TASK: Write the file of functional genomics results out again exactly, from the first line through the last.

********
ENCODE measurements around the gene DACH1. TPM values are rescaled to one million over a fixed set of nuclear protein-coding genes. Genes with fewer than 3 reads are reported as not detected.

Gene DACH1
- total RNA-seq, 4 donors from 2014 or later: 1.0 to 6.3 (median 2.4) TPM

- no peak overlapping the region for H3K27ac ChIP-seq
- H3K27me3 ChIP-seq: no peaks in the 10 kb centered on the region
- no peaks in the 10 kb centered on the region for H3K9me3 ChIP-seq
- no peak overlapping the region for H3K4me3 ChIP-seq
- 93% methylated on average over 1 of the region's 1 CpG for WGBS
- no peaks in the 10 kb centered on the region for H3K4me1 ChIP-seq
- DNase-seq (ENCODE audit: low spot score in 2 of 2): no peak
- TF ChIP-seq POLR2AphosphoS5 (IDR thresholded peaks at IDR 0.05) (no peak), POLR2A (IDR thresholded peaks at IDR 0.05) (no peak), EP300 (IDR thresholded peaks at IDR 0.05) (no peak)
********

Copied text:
ENCODE measurements around the gene DACH1. TPM values are rescaled to one million over a fixed set of nuclear protein-coding genes. Genes with fewer than 3 reads are reported as not detected.

Gene DACH1
- total RNA-seq, 4 donors from 2014 or later: 1.0 to 6.3 (median 2.4) TPM

- no peak overlapping the region for H3K27ac ChIP-seq
- H3K27me3 ChIP-seq: no peaks in the 10 kb centered on the region
- no peaks in the 10 kb centered on the region for H3K9me3 ChIP-seq
- no peak overlapping the region for H3K4me3 ChIP-seq
- 93% methylated on average over 1 of the region's 1 CpG for WGBS
- no peaks in the 10 kb centered on the region for H3K4me1 ChIP-seq
- DNase-seq (ENCODE audit: low spot score in 2 of 2): no peak
- TF ChIP-seq POLR2AphosphoS5 (IDR thresholded peaks at IDR 0.05) (no peak), POLR2A (IDR thresholded peaks at IDR 0.05) (no peak), EP300 (IDR thresholded peaks at IDR 0.05) (no peak)